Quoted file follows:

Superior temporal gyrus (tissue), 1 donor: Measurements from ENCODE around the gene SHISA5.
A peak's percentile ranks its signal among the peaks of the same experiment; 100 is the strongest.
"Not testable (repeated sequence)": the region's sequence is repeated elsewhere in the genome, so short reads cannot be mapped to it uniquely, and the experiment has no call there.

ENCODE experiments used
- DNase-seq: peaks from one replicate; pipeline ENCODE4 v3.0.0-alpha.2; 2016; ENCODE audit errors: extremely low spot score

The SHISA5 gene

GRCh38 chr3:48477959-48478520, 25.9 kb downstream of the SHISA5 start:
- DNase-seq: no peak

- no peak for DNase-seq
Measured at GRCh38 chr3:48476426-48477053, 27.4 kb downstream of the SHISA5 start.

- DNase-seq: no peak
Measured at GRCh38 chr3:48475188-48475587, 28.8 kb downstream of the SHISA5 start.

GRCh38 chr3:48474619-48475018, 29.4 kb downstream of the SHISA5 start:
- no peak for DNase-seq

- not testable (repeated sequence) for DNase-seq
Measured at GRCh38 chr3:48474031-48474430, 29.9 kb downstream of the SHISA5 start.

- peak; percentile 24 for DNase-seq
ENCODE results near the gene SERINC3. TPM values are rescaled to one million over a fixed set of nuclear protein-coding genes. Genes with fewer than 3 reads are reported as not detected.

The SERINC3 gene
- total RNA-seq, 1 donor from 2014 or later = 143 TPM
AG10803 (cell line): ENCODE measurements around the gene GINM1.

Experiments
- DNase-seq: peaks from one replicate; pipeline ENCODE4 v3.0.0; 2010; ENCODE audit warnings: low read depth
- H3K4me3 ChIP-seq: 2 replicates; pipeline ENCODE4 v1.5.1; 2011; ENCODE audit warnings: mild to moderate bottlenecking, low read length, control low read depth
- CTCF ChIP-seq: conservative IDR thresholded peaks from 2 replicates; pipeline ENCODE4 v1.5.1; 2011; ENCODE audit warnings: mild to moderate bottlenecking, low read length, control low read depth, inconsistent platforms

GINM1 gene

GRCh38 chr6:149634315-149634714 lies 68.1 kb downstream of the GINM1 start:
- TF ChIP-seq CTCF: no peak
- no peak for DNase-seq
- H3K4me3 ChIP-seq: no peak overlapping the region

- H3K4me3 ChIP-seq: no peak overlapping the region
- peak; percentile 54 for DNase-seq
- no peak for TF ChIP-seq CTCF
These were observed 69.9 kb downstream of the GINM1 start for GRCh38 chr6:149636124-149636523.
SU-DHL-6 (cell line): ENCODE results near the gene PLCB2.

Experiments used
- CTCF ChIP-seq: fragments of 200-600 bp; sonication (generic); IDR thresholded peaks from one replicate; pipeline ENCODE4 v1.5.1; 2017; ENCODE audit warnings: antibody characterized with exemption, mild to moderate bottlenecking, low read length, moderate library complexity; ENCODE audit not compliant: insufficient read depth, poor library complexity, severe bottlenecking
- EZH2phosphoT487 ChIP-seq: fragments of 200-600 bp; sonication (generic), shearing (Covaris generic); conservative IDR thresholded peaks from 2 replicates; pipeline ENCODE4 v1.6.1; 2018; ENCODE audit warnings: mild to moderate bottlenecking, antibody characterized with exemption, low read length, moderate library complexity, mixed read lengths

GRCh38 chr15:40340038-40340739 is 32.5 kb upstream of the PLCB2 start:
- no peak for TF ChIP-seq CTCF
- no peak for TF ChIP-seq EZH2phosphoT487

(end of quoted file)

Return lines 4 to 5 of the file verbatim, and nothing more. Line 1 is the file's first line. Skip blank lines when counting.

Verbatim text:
ENCODE experiments used
- DNase-seq: peaks from one replicate; pipeline ENCODE4 v3.0.0-alpha.2; 2016; ENCODE audit errors: extremely low spot score